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In 2015, then 69-year-old Willie M. Smith was diagnosed with breast cancer. A simple lumpectomy removed her tumor and a five-year dose of the oral medication, Anastrozole, was prescribed. The retired licensed practical nurse was in familiar territory. She spent 45 years working at the Hospital Center and much of that time at the Washington Cancer Institute.
Then last year, Ms. Smith’s oncologist, Christopher Gallagher, MD, told her he heard a heart murmur during a routine check-up and ordered an echocardiogram. What the test indicated prompted a referral to Ian Chang, MD, a MedStar Heart & Vascular Institute cardio-oncologist specializing in heart disease in cancer patients.
“It showed that the valve in my heart wasn’t opening and closing correctly,” Ms. Smith says. “It was a shock and very surprising. I did have leg swelling and felt out of breath just walking from the parking garage to the hospital, though.”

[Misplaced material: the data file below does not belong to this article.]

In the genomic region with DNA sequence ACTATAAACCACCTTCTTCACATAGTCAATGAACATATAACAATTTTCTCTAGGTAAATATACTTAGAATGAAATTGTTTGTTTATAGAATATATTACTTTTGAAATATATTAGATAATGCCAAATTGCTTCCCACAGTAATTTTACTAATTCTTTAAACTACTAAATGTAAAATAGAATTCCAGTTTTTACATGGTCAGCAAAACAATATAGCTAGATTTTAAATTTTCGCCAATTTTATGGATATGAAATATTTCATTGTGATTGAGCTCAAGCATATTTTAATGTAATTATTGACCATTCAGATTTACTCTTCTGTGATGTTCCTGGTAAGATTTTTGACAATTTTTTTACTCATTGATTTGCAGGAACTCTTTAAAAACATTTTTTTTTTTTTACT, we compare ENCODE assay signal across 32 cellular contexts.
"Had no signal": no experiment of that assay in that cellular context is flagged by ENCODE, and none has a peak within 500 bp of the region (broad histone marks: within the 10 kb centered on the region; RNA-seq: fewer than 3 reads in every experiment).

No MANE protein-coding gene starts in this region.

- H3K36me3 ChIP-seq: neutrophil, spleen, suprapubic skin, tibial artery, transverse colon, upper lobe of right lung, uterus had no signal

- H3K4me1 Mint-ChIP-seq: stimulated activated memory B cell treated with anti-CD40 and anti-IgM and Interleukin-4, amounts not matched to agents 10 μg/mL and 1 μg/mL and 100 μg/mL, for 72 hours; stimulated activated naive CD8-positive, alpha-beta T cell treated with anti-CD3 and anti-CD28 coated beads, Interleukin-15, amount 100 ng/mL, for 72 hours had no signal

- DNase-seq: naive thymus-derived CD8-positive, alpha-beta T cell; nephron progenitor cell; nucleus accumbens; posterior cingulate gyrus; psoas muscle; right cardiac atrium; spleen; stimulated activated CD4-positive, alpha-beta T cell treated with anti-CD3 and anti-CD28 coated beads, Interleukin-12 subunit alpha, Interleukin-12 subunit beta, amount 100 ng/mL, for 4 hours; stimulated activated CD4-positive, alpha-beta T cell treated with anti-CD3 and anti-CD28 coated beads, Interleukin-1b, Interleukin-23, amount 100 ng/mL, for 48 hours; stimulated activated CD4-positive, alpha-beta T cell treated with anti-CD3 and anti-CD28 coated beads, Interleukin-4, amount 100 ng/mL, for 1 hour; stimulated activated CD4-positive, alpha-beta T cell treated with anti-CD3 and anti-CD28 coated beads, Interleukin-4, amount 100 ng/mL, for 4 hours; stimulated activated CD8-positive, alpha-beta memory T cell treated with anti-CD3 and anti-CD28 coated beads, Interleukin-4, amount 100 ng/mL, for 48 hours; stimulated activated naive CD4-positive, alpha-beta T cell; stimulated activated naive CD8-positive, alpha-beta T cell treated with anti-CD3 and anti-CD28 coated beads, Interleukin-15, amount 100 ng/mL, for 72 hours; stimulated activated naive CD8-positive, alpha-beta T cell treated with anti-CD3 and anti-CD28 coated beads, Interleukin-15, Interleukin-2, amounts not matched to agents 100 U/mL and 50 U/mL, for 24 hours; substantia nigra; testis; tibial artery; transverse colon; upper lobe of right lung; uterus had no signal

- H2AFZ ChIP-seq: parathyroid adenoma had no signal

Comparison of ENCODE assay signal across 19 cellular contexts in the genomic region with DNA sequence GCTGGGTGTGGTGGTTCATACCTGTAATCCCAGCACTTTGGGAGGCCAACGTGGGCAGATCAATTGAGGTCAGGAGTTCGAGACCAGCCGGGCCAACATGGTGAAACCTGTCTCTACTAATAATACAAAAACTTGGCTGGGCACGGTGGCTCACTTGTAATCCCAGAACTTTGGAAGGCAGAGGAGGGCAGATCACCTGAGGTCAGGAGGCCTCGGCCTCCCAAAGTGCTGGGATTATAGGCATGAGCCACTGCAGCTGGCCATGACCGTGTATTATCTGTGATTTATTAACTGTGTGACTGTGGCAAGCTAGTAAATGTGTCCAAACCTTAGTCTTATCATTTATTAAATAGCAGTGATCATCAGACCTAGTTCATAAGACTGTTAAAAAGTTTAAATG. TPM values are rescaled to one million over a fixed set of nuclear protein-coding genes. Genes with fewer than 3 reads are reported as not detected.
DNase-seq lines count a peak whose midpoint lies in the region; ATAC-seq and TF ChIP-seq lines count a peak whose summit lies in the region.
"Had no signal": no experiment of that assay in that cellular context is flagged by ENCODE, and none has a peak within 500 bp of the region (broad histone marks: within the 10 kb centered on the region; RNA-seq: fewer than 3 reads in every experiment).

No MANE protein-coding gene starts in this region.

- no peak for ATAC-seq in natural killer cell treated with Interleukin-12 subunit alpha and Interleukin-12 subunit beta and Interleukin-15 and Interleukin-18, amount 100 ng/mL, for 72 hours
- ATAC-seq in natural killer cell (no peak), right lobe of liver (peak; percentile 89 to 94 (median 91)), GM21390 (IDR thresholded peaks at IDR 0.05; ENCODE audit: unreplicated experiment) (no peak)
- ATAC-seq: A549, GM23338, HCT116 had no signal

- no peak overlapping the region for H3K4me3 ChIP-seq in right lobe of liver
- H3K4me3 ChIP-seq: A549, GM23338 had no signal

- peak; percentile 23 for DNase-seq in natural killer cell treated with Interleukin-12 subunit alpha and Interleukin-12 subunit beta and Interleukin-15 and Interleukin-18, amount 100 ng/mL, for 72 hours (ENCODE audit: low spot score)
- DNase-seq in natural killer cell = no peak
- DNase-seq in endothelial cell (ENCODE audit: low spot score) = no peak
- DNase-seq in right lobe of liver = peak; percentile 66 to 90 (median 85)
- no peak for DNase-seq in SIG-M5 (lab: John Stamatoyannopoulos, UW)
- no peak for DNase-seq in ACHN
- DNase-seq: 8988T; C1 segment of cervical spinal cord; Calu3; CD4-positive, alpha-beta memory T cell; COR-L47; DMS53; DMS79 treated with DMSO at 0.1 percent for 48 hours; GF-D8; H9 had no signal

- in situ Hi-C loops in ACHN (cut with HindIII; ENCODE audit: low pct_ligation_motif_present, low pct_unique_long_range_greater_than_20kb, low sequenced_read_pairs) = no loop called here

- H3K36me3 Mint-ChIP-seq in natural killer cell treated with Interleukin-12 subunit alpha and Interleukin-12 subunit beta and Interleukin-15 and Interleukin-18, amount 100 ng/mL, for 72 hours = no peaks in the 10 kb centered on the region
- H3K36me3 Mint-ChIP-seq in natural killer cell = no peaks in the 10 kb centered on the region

Treatment was fairly simple: compression stockings and medication to reduce the swelling.
But the valve deformity suggested that she might have some type of systemic disease, prompting a chest CT and an MRI of the abdomen and pelvis. The tests led to a rare diagnosis: carcinoid tumors.
“It’s a slow growing cancer that was probably there for the last 15 years,” Ms. Smith explains. “And if I hadn’t seen Dr. Gallagher and Dr. Chang, it would not have been diagnosed because I had no symptoms.”
Now under treatment with the Cancer Institute’s David Perry, MD, Ms. Smith marvels at this turn of events. “I have got to call it divine intervention!”